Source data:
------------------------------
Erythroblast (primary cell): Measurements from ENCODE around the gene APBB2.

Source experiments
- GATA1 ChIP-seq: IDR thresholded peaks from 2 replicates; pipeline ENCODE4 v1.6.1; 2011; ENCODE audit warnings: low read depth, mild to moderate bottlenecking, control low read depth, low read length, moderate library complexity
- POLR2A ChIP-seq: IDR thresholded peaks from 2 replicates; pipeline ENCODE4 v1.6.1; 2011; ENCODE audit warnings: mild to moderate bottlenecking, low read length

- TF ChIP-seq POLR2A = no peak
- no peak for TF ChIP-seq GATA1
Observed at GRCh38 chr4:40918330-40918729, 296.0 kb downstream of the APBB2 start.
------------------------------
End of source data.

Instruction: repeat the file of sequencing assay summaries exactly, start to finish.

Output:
Erythroblast (primary cell): Measurements from ENCODE around the gene APBB2.

Source experiments
- GATA1 ChIP-seq: IDR thresholded peaks from 2 replicates; pipeline ENCODE4 v1.6.1; 2011; ENCODE audit warnings: low read depth, mild to moderate bottlenecking, control low read depth, low read length, moderate library complexity
- POLR2A ChIP-seq: IDR thresholded peaks from 2 replicates; pipeline ENCODE4 v1.6.1; 2011; ENCODE audit warnings: mild to moderate bottlenecking, low read length

- TF ChIP-seq POLR2A = no peak
- no peak for TF ChIP-seq GATA1
Observed at GRCh38 chr4:40918330-40918729, 296.0 kb downstream of the APBB2 start.